If a defense’s base is a 3-4, it can easily adjust to the spread by putting a Nickleback at Sam, much like its counterpart, the 4-2-5. A three-down Dime package takes the Mike off the field and inserts either a safety or a CB depending on the DC’s preference and the scheme being used. The front most used in a Dime package is the Buck Front or a 505 front. This ensures an edge rusher on either side of the quarterback that will define the box. The Nose’s role is to get a vertical push on the pocket and make the QB move. Below is a diagram of a 3-4 Buck Dime Package:
The first decision that has to be made when developing a Dime package is who is going to be part of the Dime package personnel? If looking to run more of a man scheme, a DC is more likely to bring on two cornerbacks and leave the two most athletic LBs on the field. As stated earlier, more defenses are shifting to a Nickel/Hybrid base. This means the traditional Sam LB is actually a safety. In the case above, the Nickelback is more than likely a third CB while the Dimeback is another safety. Continue reading “The Dime Package”
Teach the LBs to read their anchor points & play assignment football.
Without moving the front on a line stunt, a defensive coordinator can set up the fits to create gap exchanges and stay sound against zone read teams. Even if a team is running a simple inside zone scheme, teaching gap exchanges between the front seven can allow the front to “cut-off” the runningback’s path and force a cutback to free hitting linebacker. Understanding the structure of a front is key for any defense to be successful. Teaching the LBs to read their “anchor points” can allow the defense to be fluid against zone schemes. Defensive lineman must know their gap assignments just as well as the LBs. In the age of spread, it is important for the front seven to understand how each gap is going to be fit and how each player’s movements effects the link behind them (DL-LB-Secondary). All great defenses start with a solid technical structure.
Spread offenses want to attack the open “B” gap and the conflicted LB. The zone read is nothing more than a modified Dive Option. Add a bubble route (or any receiver screen) and the offense is running a modern version of the Triple Option (the offense can use orbit motion to create the same look too). Even if the offense is aligned in a spread set, option structure is still there. As a DC starts to game plan and create a defense to defend a spread attack, he must look at a zone-read heavy offense as though he was attacking a Triple Option attack. Someone has to take the dive, the QB, and the pitch. How a DC chooses to set the front will determine who carries the ball versus a zone read/option team. In the diagram to the left, the defense is set up in an Over Front to a 10 personnel 2×2 set. The Sam can cover down to the slot because he does not have a box fit. The Mike and Will each have a gap to hold versus a run. Since the front is set to the RB (5 and 3 technique), the most likely scenario versus a zone read is a handoff (dive), the Will folds into his box position and the Sam takes the bubble (pitch) away from the play. By setting the front to the back, the DC has created a predictable situation in which the QB will hand the ball off to the RB. Just on alignment alone, a DC can force the offense’s hand. Defending zone-read heavy teams is all about cover downs and changing the “B” gap. The most important decision a DC can make versus spread teams that run read/option plays is to decide who is the worst ball carrier, and force that player to carry the load. Continue reading “Teaching Gap Exchanges & Defending the Zone Read”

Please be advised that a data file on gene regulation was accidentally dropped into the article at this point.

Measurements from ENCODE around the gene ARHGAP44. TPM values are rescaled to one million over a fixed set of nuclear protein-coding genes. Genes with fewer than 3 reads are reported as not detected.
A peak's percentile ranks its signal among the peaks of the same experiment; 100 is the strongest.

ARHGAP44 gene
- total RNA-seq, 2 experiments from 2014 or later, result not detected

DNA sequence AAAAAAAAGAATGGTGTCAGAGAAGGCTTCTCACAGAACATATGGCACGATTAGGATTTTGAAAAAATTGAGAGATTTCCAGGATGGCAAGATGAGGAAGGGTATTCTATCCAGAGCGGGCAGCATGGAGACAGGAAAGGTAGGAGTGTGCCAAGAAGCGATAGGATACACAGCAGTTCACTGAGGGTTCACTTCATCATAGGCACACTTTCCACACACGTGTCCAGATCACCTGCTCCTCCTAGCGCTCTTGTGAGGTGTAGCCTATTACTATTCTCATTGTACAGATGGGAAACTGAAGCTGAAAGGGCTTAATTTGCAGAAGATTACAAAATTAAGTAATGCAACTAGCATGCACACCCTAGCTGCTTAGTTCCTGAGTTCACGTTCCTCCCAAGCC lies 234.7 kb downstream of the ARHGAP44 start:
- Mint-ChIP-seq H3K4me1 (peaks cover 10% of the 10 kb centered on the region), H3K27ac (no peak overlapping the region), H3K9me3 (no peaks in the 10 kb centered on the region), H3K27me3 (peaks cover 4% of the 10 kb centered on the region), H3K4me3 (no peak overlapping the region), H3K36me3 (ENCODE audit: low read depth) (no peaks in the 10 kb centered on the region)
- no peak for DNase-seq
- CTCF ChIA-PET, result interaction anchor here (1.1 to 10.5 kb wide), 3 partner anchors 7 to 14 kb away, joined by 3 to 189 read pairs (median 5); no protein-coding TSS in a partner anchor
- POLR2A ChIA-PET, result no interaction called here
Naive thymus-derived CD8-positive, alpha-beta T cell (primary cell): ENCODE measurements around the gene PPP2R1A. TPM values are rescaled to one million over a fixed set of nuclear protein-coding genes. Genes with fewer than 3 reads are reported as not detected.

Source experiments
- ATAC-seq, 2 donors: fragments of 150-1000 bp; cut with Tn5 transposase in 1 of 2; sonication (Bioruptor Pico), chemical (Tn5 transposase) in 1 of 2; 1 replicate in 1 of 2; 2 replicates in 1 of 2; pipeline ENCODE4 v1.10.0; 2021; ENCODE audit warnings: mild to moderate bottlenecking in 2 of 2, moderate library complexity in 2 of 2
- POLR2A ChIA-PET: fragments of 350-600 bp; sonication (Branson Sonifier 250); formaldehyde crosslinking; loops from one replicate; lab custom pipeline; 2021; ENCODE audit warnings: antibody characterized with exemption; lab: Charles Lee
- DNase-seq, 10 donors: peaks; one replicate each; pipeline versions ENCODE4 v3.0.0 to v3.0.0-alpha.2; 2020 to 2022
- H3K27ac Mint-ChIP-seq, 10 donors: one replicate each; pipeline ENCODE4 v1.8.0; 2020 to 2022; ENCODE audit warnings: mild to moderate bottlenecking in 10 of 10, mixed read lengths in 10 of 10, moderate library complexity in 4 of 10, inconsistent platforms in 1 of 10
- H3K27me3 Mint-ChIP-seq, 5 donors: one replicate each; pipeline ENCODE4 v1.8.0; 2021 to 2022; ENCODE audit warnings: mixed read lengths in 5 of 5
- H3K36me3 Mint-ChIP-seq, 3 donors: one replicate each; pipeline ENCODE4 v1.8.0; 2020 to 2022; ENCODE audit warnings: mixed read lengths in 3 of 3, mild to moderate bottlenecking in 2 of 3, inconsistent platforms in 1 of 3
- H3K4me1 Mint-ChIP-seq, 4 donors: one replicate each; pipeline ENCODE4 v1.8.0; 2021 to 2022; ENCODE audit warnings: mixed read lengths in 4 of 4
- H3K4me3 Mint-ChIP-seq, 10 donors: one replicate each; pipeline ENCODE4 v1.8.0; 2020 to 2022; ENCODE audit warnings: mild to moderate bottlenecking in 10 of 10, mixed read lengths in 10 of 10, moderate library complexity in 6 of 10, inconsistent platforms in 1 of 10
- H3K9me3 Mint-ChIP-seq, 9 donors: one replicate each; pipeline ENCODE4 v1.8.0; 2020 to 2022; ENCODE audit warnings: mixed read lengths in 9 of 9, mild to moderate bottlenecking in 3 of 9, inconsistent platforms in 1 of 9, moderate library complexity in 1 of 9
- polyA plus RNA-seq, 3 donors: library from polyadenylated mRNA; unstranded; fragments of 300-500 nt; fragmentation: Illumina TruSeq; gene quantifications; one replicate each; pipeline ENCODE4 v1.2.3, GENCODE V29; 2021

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A clinic on the pedagogy of match quarters. Pt. 2 — Teaching the Safeties.
Teaching the Safeties
Four Read (Sky)
Sky coverage is the “go to” coverage for Quarters teams on first down, and is used by many defensive coordinators to gain a nine-man box. The key difference in how DC’s play Sky coverage is the cover down by the Sam linebacker. In a true 4-2-5 scheme, the Sam LB is completely covered down to the #2 WR. The lack of a gap inside the box enables the Sam to widen his alignment and hold the inside hip of the slot. A 4-3 scheme apexes the Sam, allowing him to be aggressive to the box. How a DC decided to cover down the Sam affects how the safety to the field plays Sky coverage. In the diagram above, the defense is running a 4-2-5 with an Over Front and the Sam is completely covered down on the Sam. The 4-2-5 allows the safety to be more of a “robber” player, hanging in the intermediate in pass distribution and aggressive to the run. In a 4-3, the safety is in a hybrid man scheme because the Sam will be late to help with the #2 receiver.